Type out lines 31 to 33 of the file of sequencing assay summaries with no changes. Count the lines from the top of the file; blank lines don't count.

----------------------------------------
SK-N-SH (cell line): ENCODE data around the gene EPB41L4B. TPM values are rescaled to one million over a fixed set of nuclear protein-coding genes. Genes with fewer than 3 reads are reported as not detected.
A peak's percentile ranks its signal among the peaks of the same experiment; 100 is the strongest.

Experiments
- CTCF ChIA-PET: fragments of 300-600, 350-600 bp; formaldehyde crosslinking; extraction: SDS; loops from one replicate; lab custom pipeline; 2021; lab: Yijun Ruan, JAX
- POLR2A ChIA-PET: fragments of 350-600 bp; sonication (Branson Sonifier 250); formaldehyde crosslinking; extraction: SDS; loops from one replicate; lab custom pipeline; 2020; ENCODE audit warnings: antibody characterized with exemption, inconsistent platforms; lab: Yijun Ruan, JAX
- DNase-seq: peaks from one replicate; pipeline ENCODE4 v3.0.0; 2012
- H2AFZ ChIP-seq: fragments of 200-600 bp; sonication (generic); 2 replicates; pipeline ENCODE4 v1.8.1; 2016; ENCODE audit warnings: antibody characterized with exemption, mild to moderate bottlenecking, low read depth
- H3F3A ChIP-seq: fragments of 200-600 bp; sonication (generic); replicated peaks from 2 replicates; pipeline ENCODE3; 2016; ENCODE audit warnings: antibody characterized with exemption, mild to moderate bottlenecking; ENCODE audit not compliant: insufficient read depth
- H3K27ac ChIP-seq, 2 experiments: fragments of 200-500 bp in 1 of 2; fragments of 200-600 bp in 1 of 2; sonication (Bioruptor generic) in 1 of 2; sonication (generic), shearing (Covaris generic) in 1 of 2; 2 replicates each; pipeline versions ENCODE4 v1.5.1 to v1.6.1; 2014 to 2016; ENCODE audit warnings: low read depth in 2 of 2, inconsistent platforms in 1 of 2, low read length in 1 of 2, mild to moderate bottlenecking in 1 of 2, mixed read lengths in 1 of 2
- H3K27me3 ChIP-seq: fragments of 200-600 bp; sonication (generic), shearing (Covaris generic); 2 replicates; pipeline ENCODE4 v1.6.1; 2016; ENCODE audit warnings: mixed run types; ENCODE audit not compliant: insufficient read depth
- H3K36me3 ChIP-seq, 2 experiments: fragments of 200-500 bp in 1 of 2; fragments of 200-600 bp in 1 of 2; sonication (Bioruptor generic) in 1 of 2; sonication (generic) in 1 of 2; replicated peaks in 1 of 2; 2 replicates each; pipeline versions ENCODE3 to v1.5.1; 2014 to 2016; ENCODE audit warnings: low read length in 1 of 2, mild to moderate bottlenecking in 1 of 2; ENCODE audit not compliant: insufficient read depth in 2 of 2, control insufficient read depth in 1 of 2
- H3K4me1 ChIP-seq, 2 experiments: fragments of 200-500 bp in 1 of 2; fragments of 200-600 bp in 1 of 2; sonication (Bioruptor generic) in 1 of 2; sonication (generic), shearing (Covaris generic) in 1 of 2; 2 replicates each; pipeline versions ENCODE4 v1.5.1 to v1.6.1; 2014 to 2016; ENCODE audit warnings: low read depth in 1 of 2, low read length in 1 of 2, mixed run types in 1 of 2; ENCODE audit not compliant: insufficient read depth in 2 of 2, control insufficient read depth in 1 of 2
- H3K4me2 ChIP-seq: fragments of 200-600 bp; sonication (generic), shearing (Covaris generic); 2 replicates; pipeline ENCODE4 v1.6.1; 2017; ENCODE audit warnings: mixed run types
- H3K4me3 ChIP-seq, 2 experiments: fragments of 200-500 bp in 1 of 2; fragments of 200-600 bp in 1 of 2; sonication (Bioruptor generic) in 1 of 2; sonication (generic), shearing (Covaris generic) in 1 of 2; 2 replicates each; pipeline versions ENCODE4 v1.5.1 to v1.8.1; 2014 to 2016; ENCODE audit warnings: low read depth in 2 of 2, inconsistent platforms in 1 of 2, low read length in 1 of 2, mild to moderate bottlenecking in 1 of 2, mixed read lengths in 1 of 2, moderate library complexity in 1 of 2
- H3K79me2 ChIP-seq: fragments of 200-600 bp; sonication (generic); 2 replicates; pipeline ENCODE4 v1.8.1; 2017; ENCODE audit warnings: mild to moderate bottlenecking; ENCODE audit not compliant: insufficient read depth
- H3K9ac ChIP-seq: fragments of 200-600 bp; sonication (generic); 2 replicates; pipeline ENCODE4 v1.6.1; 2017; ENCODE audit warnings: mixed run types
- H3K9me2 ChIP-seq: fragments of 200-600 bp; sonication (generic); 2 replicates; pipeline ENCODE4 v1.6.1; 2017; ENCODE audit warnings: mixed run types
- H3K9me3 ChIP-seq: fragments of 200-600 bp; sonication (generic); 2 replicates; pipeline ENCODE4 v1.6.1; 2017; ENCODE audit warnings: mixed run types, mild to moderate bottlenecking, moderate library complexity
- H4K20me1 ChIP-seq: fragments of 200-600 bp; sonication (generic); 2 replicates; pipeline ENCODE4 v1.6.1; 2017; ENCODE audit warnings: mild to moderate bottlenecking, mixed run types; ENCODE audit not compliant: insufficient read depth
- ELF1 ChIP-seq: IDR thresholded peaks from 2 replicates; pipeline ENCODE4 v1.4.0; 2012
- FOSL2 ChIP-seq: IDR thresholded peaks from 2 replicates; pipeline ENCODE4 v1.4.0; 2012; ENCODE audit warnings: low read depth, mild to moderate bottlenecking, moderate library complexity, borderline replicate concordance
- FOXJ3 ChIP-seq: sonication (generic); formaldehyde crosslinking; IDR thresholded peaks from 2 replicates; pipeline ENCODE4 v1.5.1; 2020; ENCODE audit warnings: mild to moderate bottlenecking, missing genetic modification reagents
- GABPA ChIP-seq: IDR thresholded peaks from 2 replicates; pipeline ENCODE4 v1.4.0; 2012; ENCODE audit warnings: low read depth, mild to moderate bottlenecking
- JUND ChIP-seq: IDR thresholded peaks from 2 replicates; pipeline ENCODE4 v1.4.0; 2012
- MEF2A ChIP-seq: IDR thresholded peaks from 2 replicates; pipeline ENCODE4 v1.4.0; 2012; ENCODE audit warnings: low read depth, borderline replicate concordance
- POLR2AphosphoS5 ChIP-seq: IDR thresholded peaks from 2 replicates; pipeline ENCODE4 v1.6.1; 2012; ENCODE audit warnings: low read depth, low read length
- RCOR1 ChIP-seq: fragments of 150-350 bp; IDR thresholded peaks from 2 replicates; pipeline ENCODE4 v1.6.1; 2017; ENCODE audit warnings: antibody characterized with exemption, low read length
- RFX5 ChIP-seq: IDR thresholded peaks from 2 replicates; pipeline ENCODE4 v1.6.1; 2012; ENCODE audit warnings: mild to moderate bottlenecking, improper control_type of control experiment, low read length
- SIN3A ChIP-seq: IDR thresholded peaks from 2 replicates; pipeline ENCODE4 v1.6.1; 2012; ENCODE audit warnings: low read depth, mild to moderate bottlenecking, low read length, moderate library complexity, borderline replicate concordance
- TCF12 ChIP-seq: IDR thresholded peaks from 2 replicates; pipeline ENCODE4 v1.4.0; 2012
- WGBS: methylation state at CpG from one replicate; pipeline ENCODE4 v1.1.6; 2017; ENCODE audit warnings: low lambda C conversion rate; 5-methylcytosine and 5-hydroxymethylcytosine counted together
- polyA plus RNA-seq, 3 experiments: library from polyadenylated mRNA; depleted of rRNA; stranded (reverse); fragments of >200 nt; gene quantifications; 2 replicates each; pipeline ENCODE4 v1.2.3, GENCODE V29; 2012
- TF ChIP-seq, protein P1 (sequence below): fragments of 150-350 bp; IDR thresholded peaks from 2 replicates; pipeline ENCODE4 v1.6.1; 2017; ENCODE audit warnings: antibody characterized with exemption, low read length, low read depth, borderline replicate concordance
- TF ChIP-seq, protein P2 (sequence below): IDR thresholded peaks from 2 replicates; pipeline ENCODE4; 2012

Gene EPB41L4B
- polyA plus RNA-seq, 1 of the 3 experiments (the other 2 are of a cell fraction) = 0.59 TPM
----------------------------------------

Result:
- WGBS: methylation state at CpG from one replicate; pipeline ENCODE4 v1.1.6; 2017; ENCODE audit warnings: low lambda C conversion rate; 5-methylcytosine and 5-hydroxymethylcytosine counted together
- polyA plus RNA-seq, 3 experiments: library from polyadenylated mRNA; depleted of rRNA; stranded (reverse); fragments of >200 nt; gene quantifications; 2 replicates each; pipeline ENCODE4 v1.2.3, GENCODE V29; 2012
- TF ChIP-seq, protein P1 (sequence below): fragments of 150-350 bp; IDR thresholded peaks from 2 replicates; pipeline ENCODE4 v1.6.1; 2017; ENCODE audit warnings: antibody characterized with exemption, low read length, low read depth, borderline replicate concordance